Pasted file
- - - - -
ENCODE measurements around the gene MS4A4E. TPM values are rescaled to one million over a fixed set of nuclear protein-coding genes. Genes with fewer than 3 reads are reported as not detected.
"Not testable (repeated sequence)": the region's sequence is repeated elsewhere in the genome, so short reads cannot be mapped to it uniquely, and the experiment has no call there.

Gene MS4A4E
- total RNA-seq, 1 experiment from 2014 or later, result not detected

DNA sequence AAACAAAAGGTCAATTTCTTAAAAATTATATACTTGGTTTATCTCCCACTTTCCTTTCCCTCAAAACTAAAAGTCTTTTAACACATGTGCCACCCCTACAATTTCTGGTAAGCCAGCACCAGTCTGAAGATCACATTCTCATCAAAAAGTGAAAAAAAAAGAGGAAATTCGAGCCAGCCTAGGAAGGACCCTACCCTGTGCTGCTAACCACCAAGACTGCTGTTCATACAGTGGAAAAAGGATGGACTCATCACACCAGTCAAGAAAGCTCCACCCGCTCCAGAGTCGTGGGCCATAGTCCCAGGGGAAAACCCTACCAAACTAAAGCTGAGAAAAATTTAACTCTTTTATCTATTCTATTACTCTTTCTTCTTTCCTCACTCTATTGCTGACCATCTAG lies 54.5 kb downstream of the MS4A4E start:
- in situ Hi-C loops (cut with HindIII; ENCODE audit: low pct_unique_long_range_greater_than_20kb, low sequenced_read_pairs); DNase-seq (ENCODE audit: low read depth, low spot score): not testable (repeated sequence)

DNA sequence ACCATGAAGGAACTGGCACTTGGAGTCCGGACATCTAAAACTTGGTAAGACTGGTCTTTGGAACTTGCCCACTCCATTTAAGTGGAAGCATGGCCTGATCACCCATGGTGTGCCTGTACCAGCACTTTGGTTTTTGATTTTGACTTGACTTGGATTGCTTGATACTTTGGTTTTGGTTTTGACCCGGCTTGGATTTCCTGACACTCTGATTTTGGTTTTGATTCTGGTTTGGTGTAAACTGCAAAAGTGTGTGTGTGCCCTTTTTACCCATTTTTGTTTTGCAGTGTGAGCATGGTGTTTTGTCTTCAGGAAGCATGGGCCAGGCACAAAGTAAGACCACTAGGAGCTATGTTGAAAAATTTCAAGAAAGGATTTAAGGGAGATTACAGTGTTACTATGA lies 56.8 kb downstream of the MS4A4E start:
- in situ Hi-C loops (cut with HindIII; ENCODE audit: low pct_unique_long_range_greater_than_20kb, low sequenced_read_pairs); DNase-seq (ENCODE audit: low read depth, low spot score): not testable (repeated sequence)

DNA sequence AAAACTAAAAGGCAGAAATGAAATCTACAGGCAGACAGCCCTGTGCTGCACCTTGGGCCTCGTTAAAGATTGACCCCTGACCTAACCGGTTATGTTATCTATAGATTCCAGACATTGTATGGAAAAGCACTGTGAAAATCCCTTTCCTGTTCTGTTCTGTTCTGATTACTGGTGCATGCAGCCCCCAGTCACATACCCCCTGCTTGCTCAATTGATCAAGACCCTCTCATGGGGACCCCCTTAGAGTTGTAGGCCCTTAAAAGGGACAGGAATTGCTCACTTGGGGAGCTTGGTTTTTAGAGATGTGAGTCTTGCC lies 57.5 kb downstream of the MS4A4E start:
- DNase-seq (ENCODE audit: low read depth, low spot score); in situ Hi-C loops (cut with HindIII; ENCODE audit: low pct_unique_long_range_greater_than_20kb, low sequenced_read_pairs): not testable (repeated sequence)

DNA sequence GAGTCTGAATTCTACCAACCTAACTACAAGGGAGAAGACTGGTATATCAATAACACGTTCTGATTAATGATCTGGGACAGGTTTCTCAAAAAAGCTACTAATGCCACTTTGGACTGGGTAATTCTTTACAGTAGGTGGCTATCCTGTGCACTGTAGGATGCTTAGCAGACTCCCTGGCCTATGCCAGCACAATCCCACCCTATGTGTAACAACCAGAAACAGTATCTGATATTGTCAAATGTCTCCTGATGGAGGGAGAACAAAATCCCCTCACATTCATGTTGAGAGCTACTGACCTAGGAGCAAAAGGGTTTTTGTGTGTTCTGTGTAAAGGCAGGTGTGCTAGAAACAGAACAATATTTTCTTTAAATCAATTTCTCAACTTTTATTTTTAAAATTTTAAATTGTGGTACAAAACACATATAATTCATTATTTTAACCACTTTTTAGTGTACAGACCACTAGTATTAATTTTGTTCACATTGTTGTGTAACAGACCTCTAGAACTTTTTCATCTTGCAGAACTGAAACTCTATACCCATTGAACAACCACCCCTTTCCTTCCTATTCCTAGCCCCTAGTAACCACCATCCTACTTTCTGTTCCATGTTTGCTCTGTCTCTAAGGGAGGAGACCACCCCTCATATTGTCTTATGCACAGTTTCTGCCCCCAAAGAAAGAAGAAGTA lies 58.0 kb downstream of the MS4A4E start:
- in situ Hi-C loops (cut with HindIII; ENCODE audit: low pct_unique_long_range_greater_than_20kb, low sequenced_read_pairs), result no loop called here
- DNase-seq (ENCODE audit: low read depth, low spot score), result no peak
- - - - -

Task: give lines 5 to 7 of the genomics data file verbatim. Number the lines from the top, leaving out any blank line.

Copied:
DNA sequence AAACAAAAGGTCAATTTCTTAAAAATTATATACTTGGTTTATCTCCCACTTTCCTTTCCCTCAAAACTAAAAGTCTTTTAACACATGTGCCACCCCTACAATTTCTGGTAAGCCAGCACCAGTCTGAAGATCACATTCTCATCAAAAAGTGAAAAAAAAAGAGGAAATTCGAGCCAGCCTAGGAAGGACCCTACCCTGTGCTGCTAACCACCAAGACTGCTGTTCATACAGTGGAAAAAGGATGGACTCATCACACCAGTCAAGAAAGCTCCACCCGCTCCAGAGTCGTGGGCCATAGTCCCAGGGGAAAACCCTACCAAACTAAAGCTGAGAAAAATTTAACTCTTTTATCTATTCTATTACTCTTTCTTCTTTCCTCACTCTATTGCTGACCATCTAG lies 54.5 kb downstream of the MS4A4E start:
- in situ Hi-C loops (cut with HindIII; ENCODE audit: low pct_unique_long_range_greater_than_20kb, low sequenced_read_pairs); DNase-seq (ENCODE audit: low read depth, low spot score): not testable (repeated sequence)

DNA sequence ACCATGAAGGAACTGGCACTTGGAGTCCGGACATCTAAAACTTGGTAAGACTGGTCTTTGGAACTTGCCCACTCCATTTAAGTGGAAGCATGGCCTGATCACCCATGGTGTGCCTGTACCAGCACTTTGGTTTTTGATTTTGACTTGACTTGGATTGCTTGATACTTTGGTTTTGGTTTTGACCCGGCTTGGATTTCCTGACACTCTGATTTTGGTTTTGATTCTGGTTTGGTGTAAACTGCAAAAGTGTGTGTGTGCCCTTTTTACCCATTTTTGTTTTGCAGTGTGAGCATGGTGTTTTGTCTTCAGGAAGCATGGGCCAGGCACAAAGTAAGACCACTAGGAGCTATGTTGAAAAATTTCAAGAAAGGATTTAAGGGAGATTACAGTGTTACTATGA lies 56.8 kb downstream of the MS4A4E start: